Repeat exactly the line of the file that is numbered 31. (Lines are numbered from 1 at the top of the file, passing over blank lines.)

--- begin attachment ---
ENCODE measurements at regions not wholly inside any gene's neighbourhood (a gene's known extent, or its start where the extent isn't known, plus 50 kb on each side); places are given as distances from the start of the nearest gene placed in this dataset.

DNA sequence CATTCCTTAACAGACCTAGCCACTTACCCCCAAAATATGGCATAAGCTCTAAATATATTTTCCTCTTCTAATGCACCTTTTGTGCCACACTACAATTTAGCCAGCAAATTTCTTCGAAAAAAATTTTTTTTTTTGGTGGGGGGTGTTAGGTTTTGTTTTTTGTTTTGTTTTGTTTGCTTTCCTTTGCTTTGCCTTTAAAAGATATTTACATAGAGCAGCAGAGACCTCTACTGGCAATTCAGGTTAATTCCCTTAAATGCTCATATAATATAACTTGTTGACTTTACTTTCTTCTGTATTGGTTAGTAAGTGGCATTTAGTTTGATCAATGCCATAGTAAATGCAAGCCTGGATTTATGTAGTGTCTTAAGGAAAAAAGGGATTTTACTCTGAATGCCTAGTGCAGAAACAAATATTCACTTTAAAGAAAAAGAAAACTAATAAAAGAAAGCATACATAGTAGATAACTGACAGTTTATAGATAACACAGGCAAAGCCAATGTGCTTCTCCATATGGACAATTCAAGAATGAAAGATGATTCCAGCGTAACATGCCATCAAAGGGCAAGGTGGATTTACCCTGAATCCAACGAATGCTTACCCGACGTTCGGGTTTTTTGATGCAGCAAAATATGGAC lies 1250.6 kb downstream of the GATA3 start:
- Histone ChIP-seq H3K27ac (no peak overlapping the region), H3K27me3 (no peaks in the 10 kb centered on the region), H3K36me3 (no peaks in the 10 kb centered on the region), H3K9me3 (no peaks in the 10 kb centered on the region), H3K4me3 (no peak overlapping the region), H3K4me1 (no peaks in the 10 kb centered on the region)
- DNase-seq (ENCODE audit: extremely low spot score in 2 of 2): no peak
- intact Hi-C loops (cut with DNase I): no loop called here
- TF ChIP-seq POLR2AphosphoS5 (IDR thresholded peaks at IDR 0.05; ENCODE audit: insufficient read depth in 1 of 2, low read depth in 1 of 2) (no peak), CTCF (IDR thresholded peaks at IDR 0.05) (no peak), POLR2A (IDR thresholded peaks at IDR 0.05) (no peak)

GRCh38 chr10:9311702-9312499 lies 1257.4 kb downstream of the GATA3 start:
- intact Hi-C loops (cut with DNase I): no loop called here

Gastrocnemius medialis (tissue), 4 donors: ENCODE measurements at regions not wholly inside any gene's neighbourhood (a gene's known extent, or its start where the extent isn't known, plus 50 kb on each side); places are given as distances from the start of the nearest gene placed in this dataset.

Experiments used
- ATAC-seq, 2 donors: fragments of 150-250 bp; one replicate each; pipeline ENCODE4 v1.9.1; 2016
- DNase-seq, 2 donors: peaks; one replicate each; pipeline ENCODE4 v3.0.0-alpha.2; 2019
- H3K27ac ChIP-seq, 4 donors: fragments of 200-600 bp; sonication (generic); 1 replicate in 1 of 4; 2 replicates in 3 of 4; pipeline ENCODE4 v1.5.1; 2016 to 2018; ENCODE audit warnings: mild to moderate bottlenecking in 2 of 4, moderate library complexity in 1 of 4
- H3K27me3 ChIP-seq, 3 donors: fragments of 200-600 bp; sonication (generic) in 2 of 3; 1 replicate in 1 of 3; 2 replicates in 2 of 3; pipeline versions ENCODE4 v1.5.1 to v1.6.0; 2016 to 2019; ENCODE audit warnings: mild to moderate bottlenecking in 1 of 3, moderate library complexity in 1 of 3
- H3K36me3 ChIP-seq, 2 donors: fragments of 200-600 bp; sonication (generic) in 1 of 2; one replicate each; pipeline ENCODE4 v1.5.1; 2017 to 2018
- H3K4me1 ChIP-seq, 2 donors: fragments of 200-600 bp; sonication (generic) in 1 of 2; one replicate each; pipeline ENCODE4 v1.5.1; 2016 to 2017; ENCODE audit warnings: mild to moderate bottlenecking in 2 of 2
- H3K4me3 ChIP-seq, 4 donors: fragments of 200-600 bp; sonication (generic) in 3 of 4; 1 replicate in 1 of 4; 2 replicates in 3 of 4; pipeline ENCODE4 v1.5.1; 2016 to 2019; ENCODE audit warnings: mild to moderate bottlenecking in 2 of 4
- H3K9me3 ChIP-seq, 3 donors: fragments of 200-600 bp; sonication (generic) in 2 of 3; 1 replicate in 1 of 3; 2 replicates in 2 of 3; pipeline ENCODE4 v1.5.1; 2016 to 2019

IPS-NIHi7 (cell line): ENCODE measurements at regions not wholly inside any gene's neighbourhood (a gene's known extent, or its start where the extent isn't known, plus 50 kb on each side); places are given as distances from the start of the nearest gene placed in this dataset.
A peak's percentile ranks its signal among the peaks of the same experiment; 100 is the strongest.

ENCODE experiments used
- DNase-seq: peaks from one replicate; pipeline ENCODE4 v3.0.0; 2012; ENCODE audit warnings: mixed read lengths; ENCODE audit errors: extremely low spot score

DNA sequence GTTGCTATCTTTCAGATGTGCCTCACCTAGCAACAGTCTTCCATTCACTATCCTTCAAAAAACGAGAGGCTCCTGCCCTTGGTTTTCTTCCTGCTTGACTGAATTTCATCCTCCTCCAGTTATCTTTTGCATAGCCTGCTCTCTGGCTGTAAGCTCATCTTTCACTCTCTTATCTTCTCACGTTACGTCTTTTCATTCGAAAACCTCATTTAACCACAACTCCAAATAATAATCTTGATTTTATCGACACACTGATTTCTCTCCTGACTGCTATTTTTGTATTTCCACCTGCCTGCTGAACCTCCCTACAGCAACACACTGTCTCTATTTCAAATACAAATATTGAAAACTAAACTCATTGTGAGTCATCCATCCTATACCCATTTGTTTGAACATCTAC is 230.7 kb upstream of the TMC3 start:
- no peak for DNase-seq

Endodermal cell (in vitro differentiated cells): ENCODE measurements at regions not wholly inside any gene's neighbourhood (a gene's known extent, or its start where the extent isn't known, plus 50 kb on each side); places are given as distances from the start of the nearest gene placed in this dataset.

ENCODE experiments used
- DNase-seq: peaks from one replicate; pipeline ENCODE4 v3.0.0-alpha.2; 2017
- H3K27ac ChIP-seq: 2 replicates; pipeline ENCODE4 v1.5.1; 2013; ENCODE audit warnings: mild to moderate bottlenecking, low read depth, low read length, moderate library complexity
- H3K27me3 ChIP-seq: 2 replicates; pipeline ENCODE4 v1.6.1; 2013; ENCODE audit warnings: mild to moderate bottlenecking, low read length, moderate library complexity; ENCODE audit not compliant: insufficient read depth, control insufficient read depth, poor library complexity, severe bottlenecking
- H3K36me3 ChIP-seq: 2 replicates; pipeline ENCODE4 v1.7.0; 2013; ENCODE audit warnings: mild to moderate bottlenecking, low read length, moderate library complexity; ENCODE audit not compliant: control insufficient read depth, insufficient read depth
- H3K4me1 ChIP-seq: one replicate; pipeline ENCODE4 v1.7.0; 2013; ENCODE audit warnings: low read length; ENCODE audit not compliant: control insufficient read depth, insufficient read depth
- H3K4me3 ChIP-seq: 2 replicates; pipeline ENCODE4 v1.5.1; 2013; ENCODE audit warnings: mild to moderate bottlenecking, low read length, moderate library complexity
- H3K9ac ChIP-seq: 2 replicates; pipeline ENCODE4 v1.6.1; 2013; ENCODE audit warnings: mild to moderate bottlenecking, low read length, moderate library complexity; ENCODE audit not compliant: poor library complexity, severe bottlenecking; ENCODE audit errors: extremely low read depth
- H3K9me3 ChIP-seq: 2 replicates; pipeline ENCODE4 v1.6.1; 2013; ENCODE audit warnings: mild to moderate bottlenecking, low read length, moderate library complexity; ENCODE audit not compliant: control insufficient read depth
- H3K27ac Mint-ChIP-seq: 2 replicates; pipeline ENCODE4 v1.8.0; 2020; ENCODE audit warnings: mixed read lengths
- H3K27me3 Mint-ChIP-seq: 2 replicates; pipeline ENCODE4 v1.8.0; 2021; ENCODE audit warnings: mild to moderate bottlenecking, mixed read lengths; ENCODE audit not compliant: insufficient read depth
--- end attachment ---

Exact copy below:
- H3K4me1 ChIP-seq: one replicate; pipeline ENCODE4 v1.7.0; 2013; ENCODE audit warnings: low read length; ENCODE audit not compliant: control insufficient read depth, insufficient read depth